Good Monday evening All! The past few weeks we've begun going through Dave Ramsey's Baby Steps. So far in Baby Step 0, we've discussed committing to the process. Last week in Baby Step 0.3 I discussed the importance of a budget and how to create a budget. Please if you haven't created a budget yet, please do. The first place you can find pennies - or many, many pennies! - is looking in detail where your pennies go each month. You may be surprised!
The next penny-sized step in Baby Step 0 is to temporarily stop all retirement contributions IF you have debt (not including a mortgage) and/or don't have 3-6 months of expenses saved.
The key word here is "temporarily". This will mean different things to different incomes BUT this does not mean different approaches. We haven't discussed the phrase "gazelle intense" yet, but in essence, it means to do something as quickly as humanly possible. So DR recommends going gazelle intense on Baby Steps 1, 2 and 3 - saving the initial £1,000 for an emergency fund, paying off all debt, then adding to the initial emergency fund to build a fully-funded emergency fund of 3-6 months of expenses. Build these "foundations" of your finances as quickly as possible to then be able to then be able to build the "roof" of your finances. DR explains that there's no point in building the roof before you build the foundation of your financial house.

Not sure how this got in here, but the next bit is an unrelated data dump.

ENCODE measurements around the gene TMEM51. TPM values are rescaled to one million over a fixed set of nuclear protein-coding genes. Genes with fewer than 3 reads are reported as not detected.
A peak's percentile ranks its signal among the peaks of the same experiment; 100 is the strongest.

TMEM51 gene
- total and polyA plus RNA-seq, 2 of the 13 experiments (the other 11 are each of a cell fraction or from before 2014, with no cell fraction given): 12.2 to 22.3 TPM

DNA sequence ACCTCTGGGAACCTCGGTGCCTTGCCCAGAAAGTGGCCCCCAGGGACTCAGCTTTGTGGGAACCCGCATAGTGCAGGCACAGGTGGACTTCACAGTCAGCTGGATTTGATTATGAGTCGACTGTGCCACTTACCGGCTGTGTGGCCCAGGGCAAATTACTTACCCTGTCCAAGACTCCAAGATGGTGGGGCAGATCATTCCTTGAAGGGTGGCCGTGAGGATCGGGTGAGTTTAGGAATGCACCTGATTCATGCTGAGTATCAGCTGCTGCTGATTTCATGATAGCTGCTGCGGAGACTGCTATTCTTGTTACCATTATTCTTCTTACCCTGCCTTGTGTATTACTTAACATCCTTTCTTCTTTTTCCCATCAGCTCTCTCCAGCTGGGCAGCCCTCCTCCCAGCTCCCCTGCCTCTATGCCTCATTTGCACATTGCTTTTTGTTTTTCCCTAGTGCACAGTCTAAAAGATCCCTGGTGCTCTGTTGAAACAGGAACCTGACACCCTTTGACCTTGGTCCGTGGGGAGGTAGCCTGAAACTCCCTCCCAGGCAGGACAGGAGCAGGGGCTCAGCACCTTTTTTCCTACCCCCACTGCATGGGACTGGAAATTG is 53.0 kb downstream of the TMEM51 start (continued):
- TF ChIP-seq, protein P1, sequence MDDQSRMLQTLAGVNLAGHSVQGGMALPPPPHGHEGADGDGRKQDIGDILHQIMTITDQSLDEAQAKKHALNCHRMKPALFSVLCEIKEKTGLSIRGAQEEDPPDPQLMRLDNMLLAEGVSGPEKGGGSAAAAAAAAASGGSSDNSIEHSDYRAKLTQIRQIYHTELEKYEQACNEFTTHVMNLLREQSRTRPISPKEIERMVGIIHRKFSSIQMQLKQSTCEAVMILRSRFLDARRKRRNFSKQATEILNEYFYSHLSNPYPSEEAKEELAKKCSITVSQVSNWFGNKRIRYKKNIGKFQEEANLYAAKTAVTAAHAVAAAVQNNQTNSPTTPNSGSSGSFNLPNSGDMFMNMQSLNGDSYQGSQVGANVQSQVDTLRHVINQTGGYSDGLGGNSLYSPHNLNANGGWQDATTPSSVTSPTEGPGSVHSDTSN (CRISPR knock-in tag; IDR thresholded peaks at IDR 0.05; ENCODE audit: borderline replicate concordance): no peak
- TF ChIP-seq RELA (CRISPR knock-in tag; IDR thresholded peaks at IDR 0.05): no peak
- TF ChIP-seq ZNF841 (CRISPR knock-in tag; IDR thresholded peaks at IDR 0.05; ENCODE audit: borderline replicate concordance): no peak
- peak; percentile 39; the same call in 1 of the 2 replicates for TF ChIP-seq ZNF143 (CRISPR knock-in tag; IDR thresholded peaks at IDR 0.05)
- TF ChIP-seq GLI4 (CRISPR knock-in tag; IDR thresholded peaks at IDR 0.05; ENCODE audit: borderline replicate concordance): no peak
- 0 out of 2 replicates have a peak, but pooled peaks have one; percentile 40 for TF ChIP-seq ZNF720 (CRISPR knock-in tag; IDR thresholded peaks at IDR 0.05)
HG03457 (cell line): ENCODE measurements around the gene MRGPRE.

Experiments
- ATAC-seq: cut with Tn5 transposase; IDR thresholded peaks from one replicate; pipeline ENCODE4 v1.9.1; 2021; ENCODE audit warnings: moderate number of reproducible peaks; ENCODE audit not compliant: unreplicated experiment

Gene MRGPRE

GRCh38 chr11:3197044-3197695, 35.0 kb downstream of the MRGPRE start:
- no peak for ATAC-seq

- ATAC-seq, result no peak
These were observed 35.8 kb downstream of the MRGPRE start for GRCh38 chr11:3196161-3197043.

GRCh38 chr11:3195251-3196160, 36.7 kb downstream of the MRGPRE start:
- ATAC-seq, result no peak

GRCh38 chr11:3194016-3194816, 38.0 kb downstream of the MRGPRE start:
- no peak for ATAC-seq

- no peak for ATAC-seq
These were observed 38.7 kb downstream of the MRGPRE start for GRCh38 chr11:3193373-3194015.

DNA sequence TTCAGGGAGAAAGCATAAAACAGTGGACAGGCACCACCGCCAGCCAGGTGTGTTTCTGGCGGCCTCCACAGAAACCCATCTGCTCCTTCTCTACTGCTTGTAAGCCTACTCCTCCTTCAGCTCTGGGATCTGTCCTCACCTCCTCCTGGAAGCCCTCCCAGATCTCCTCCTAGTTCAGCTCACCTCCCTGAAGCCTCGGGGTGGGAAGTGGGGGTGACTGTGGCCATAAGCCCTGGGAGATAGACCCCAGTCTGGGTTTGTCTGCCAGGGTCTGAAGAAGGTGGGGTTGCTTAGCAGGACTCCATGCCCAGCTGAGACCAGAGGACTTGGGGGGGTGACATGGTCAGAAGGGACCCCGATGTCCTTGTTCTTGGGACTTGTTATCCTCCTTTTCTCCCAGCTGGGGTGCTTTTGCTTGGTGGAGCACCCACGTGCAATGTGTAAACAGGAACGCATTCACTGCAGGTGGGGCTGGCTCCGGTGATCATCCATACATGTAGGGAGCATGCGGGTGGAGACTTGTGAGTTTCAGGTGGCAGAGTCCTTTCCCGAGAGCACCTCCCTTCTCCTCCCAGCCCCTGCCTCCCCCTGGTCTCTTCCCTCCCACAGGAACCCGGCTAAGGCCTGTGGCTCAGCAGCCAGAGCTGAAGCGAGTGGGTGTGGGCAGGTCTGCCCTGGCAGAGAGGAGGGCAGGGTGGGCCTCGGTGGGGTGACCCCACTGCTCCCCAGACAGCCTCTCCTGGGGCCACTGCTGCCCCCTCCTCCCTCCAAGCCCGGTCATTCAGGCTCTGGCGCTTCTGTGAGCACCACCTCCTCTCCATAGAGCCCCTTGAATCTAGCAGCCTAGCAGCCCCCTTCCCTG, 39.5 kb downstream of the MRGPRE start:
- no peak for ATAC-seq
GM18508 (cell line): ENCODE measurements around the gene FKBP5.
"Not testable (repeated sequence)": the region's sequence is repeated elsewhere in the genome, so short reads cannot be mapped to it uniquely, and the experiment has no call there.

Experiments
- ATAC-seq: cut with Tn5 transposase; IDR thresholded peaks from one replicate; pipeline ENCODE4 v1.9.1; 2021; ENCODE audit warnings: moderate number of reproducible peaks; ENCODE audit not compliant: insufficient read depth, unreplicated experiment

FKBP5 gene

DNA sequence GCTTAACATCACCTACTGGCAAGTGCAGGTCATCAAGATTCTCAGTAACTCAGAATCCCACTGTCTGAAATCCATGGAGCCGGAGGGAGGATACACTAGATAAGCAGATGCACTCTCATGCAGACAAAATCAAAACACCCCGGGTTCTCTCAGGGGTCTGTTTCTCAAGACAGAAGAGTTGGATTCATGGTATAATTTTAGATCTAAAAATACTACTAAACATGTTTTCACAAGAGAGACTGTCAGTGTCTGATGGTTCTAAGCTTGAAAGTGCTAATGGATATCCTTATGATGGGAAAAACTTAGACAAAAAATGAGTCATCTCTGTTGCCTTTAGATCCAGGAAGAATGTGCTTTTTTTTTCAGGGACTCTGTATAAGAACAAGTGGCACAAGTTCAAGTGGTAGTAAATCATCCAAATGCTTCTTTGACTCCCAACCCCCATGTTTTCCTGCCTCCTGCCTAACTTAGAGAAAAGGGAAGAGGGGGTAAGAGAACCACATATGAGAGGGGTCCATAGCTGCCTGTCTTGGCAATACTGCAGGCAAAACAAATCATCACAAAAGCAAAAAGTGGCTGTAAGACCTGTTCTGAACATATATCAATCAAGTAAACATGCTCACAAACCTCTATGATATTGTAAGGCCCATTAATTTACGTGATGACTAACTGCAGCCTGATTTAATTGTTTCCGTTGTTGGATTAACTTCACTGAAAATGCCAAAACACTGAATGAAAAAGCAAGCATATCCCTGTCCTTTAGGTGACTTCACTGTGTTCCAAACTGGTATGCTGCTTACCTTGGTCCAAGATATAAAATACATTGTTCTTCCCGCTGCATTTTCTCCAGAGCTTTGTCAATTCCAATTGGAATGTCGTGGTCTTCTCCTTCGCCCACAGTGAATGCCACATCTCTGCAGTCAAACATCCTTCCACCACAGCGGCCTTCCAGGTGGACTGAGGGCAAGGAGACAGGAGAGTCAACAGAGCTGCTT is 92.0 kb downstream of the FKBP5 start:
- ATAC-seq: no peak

What does Martin Lewis from Money Saving Expert say? If you have been auto-enrolled into a workplace pension, you can opt-out. "Don't be afraid of opting out though if you're having financial difficulties or for other reasons. You can opt out whenever you like - however, you still won't be able to access any money you've already paid into your pension until retirement age. Even if you do opt out, if you remain at your current place of work for three years, or move jobs, then you'll be automatically enrolled again. So you'd have to opt out again if you don't want to join."
Although we'll discuss pensions in Baby Step 4, you may want to look ahead about pensions on moneysavingexpert.com, please click on this link. There's also Pension Wise and The Pensions Advisory Service.
Consider very carefully - even seek professional advise from an independent financial adviser (IFA) - before using any money you've saved in bank accounts or investments - you can't take out money saved in a pension until you've reached the minimum age of 55, so this may not be an option for you if you're under this age.
The key in this Baby Step is to stop the contributions you've been making to retirement just long enough to blitz your way through Baby Steps 1, 2 and 3. Once you've paid off all debt (apart from your mortgage) and have saved 3 to 6 months of expenses in a fully-funded emergency fund, then you will re-commence your retirement savings.
Again, I am not an expert at pensions or retirement savings, so please do your own research. I hope I've given you some helpful guidance and something to consider to help you in your financial adventure.